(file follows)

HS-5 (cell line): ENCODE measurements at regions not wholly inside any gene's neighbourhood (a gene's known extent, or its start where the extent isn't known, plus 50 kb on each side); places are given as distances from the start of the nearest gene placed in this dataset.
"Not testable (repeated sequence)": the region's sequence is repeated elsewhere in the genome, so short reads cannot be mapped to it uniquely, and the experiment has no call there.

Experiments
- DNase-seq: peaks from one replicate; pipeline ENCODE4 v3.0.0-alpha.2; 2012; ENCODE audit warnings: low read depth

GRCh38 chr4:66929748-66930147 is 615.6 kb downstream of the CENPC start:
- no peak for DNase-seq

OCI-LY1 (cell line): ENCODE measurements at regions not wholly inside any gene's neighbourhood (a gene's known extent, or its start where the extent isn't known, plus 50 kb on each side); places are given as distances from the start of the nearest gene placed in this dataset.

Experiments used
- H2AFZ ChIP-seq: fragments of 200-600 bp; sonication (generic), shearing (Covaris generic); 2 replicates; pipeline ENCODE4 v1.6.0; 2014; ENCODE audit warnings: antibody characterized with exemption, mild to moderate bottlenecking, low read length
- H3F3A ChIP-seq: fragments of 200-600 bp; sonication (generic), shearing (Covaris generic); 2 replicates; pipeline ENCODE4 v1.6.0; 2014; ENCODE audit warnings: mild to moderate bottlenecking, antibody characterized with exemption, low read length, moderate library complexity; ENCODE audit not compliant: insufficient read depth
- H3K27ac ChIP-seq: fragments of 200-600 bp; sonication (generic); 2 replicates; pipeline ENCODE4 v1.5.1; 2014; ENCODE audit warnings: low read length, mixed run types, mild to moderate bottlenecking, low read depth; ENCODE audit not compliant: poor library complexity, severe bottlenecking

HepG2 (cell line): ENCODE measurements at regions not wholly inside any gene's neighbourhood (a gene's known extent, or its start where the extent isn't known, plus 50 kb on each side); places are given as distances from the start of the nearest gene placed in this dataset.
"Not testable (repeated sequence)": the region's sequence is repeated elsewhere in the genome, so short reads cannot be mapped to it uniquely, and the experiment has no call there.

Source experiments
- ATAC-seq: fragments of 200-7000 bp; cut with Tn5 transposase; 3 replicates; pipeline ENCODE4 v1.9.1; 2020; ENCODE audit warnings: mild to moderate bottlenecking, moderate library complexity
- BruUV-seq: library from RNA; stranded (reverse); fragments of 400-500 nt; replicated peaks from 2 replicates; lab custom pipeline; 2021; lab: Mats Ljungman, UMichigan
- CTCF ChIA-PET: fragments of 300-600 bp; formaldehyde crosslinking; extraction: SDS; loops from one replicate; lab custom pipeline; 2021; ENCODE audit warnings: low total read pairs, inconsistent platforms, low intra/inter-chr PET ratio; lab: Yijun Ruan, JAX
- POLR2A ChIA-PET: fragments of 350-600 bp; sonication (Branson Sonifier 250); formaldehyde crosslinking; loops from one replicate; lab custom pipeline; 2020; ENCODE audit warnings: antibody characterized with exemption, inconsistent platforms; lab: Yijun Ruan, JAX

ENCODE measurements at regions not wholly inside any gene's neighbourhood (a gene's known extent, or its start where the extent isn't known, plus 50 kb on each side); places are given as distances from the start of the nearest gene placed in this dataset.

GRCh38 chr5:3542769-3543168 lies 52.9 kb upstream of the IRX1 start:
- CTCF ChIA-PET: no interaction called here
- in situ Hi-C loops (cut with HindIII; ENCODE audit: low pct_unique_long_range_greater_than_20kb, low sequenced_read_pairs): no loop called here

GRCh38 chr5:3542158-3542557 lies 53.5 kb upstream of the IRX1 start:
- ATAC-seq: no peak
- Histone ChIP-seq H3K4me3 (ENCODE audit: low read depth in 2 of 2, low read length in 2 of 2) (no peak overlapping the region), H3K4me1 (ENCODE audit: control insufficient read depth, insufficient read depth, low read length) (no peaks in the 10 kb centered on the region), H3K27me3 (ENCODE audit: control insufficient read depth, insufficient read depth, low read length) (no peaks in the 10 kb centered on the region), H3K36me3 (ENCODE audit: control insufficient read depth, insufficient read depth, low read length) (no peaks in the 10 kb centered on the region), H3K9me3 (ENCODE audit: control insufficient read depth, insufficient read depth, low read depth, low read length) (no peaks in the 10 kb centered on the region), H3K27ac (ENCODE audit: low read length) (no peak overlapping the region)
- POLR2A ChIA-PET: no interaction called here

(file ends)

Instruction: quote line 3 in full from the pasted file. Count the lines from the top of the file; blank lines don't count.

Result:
Experiments